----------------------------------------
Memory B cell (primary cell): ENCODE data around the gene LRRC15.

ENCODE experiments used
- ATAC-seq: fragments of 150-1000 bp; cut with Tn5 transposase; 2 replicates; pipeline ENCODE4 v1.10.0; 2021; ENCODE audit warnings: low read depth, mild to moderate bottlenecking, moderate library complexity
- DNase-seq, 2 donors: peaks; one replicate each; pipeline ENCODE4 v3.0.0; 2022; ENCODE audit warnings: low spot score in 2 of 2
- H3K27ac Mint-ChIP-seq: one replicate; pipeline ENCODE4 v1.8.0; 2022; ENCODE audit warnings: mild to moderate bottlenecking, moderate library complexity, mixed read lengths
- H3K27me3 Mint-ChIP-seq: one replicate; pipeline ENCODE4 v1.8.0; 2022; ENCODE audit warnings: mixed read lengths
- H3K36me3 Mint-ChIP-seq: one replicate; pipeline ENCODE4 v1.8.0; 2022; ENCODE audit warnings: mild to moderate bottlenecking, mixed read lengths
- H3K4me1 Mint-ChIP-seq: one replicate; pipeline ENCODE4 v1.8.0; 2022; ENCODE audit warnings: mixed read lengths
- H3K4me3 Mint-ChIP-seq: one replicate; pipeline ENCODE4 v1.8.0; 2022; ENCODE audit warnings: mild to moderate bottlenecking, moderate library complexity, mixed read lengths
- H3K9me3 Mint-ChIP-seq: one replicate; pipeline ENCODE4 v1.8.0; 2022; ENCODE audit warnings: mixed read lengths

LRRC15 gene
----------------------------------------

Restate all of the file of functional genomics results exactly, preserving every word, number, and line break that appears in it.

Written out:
Memory B cell (primary cell): ENCODE data around the gene LRRC15.

ENCODE experiments used
- ATAC-seq: fragments of 150-1000 bp; cut with Tn5 transposase; 2 replicates; pipeline ENCODE4 v1.10.0; 2021; ENCODE audit warnings: low read depth, mild to moderate bottlenecking, moderate library complexity
- DNase-seq, 2 donors: peaks; one replicate each; pipeline ENCODE4 v3.0.0; 2022; ENCODE audit warnings: low spot score in 2 of 2
- H3K27ac Mint-ChIP-seq: one replicate; pipeline ENCODE4 v1.8.0; 2022; ENCODE audit warnings: mild to moderate bottlenecking, moderate library complexity, mixed read lengths
- H3K27me3 Mint-ChIP-seq: one replicate; pipeline ENCODE4 v1.8.0; 2022; ENCODE audit warnings: mixed read lengths
- H3K36me3 Mint-ChIP-seq: one replicate; pipeline ENCODE4 v1.8.0; 2022; ENCODE audit warnings: mild to moderate bottlenecking, mixed read lengths
- H3K4me1 Mint-ChIP-seq: one replicate; pipeline ENCODE4 v1.8.0; 2022; ENCODE audit warnings: mixed read lengths
- H3K4me3 Mint-ChIP-seq: one replicate; pipeline ENCODE4 v1.8.0; 2022; ENCODE audit warnings: mild to moderate bottlenecking, moderate library complexity, mixed read lengths
- H3K9me3 Mint-ChIP-seq: one replicate; pipeline ENCODE4 v1.8.0; 2022; ENCODE audit warnings: mixed read lengths

LRRC15 gene